You can use polarity throughout the recording, production, mixing and even mastering process to help isolate parts of the audio. You’ve likely heard of balanced cables. The concept behind a balanced cable is that both positive and negative polarity versions of the audio are sent down the cable. Both versions will pick up line noise along the way, and the noise knows no different so you end up with “positive polarity noise” applied to both the positive and negative polarity audio. At the end of the line, the negative polarity audio is flipped to positive (which flips the noise that was picked up to negative polarity). So when you combine the two signals you end up with a noise-cancelled version of the audio. Magic! Well, not really. It’s just polarity at work. You can apply this same concept to your recordings and mixes to isolate mid from side (more detail, here), or to isolate other portions of your audio.


You can be selective with polarity so that you are only using it to impact portions of the audio. You can use a variety of tools to do this, from EQ to gating, to compression. In fact, if you ever want to hear exactly how an effects processor is changing your audio, the easiest way to do that is to take an unprocessed version and a processed version, flip the polarity of the unprocessed version, and then mix the two together. You will end up with the difference between the two, allowing you to hear exactly how your original audio was changed.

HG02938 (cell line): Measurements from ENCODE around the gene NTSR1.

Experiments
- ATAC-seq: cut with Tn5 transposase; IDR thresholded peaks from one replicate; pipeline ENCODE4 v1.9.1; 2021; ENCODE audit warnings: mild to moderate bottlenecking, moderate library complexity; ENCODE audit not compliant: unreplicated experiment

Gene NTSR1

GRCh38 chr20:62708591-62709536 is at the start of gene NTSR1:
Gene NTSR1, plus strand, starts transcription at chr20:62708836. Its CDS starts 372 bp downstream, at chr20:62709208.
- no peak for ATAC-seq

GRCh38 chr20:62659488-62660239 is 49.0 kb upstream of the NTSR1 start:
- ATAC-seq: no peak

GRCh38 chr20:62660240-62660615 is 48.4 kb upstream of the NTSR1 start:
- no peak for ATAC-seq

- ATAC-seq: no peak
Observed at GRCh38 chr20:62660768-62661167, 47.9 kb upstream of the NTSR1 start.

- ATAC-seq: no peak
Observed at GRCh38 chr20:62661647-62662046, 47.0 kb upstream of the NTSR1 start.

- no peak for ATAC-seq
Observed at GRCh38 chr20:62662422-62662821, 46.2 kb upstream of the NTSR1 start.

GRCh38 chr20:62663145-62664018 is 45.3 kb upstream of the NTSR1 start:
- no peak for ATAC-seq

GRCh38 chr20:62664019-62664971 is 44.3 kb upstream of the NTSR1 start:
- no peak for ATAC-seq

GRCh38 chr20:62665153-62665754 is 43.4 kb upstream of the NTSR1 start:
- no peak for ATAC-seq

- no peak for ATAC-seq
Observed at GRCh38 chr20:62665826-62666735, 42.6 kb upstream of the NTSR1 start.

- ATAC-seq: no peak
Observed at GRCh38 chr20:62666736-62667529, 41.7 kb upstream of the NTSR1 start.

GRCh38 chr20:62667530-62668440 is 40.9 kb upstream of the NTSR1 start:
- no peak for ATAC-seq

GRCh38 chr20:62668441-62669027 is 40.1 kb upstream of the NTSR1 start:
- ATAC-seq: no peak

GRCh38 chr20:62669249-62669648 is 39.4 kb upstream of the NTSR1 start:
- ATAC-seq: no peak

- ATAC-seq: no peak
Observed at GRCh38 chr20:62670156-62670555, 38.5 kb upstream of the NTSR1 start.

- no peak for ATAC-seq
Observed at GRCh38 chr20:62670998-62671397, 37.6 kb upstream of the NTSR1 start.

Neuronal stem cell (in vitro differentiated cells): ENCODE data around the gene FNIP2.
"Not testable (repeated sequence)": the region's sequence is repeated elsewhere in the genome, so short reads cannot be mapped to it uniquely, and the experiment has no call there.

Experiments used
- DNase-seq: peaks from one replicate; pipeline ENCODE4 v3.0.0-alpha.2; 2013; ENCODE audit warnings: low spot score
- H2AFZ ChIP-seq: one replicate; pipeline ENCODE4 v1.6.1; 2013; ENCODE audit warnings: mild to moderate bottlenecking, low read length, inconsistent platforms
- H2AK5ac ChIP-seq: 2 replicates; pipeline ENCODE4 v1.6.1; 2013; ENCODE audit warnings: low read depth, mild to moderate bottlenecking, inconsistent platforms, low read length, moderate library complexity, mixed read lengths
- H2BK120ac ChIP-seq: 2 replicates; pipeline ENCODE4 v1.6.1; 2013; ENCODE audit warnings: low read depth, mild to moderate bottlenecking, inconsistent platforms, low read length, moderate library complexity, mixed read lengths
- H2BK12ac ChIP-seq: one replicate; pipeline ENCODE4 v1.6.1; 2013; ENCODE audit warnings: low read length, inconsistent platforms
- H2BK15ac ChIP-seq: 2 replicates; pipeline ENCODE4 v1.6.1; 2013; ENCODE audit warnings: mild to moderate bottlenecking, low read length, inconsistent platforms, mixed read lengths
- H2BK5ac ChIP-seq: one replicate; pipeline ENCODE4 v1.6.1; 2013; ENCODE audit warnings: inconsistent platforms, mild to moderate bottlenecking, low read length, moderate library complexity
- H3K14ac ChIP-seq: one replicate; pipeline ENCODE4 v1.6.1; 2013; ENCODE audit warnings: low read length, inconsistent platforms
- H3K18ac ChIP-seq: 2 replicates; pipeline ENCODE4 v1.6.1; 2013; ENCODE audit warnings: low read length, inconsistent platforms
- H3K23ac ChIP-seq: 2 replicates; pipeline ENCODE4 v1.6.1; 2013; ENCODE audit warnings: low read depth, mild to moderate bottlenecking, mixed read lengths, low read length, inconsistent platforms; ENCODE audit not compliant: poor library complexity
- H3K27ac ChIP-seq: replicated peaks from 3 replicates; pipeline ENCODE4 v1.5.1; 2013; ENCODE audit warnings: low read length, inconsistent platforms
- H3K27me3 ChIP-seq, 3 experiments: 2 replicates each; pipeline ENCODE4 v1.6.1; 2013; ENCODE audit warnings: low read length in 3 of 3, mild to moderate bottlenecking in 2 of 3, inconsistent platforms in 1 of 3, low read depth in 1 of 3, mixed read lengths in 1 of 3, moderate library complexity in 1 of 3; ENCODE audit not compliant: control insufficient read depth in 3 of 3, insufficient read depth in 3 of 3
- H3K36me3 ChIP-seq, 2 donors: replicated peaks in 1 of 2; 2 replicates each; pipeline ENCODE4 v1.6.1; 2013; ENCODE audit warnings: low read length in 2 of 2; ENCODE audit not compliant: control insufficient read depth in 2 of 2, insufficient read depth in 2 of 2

Depending upon how you use polarity in your mix, you can create problems with mono compatibility. For example, if you have two identical wave forms panned hard left, and hard right and you flip the polarity of the second waveform, you’ll still hear them in stereo but in mono, you will end up with no audio because they cancel each other out. For this reason, it is a good idea to check your mix in mono as you work.


Polarity can help widen the stereo image, because it allows us to work in the domain of sum and difference (a.k.a. mid/side – more details here).


Polarity is sometimes used to help address comb filtering issues when working with multi-mic or multi-source multitrack recordings, but in my view it is a crude method. While flipping the polarity of a channel will change how the comb filtering effects sound, it offers you no control. You get one state or the other. It is worth a try because it is quick, but use phase shifting if you are looking for more precise control.



When to use phase in recording, mixing and mastering

Because we are dealing with time shifting or degrees of phase shift at certain frequencies, adjusting phase can do damage (smearing, comb filtering). So the question becomes, why do it?